Although I believe her book can help the lay evangelical community better understand the relationship of the educational achievement gap and poverty, I found one factor noticeably absent from her discussion of its root causes. One of the greatest challenges for creating high-performing schools in low-income neighborhoods is developing and sustaining a highly effective, experienced teaching force. Teacher turnover in many low-income urban schools is over 30% within three years and nearly 50% in five years2 due to a variety of working conditions. Contrary to the media’s frequent depiction of veteran, tenured, lazy teachers as the primary source of low achievement in the poorest urban schools, it is more accurately influenced by a continuous stream of first-year teachers who are in the process of learning their craft. Many of these teachers can become highly effective, but they need a variety of resources, including professional mentors and adequate teaching materials.

Although traditional teacher education has not done exceptionally well in helping their graduates remain past the five-year mark in such schools, Teach for America requires only a two-year commitment. This perpetuates the revolving-door phenomenon experienced in so many underperforming schools. One of the greatest factors in reducing the academic achievement gap is developing highly effective career teachers.

All Christians need to advocate for conditions that will enable strong teachers to remain in their positions in low-income schools. In addition to excellent and thorough teacher preparation, these include a strong network of school services for children, access to technology and other key resources, leadership that seeks teachers’ professional input in the decision-making process, as well as adequate compensation. Like Fulgham I believe Christ will hold us accountable for the way we have educated the poor as well as how we have fed and clothed them. We all need to get to work to see educational equity become a reality; the lives of too many children depend on us.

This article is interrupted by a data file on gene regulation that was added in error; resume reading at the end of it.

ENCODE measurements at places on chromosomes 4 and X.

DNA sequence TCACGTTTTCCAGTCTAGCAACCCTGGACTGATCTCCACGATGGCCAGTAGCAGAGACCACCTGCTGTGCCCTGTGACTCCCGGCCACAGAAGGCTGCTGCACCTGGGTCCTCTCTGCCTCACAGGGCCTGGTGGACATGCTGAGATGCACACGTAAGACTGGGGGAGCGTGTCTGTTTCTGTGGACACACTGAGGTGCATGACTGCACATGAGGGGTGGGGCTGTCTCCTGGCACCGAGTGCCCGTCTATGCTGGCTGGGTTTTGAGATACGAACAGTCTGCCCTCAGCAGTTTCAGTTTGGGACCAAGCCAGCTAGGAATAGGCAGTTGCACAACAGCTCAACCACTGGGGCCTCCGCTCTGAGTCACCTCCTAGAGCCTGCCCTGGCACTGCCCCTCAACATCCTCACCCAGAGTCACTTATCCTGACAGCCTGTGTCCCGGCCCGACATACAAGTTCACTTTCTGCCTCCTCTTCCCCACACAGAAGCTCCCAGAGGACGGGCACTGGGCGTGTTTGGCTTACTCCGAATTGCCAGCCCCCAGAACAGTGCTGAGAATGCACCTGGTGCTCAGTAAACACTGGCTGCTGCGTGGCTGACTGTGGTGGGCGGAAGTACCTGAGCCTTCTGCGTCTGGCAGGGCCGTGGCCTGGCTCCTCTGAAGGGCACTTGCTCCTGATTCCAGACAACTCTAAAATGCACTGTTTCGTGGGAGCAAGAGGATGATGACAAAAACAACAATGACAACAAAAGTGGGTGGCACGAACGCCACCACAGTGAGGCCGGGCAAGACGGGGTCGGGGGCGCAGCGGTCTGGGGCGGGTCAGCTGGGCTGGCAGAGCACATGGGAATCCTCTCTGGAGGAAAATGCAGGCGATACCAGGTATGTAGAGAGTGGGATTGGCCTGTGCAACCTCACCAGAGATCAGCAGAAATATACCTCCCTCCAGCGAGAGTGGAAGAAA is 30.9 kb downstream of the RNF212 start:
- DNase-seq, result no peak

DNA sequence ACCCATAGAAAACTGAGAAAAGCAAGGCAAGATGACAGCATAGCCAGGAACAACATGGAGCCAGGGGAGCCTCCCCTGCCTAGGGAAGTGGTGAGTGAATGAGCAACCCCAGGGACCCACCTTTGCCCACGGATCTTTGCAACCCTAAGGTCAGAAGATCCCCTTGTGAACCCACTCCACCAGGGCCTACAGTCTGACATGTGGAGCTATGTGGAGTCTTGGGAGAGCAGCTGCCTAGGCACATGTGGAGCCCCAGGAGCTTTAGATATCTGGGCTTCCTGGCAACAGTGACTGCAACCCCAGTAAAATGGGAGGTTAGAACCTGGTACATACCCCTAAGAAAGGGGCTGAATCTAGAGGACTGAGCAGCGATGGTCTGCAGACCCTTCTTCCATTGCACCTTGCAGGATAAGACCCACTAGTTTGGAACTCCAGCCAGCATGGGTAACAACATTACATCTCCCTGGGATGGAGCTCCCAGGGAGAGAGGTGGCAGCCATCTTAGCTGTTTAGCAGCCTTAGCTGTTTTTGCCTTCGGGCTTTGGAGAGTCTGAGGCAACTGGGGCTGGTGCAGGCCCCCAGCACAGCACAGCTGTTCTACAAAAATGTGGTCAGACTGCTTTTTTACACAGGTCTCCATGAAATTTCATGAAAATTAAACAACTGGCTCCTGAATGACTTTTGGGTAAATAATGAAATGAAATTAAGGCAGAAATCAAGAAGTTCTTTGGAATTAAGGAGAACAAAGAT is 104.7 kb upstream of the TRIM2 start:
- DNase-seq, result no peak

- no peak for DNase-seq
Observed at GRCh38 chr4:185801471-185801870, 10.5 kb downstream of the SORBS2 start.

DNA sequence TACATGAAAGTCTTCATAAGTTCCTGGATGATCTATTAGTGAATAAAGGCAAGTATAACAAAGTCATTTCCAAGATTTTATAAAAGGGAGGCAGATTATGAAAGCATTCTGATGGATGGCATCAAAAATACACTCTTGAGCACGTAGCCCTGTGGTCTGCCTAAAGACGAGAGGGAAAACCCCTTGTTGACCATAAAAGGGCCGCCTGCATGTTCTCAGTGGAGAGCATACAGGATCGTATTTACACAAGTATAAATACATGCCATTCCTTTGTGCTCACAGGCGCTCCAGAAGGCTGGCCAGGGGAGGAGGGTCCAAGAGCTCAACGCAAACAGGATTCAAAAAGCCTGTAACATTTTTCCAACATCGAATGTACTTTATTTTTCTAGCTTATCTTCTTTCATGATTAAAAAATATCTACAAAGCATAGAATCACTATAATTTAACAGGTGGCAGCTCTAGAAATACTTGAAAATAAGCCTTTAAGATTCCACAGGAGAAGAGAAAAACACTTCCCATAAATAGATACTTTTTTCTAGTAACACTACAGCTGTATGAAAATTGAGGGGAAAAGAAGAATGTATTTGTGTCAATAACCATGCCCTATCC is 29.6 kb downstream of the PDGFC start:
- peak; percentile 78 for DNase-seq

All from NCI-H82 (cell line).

Cite this article
Jillian Lederhouse, “Educating All God’s Children: What Christians Can—and Should—Do to Improve Public Education for Low-Income Kids”, Christian Scholar’s Review, 43:3 , 297-300


  1. See, for example, Jonathan Kozol, Ordinary Resurrections: Children in the Years of Hope (New York: Crown Publishers, 2001).
  2. B. Miner, “Teaching’s Revolving Door,” Rethinking Schools 23.2 (2008-2009): 6-10.

Jillian Lederhouse

Wheaton College
Jillian Lederhouse is Professor of Education at Wheaton College.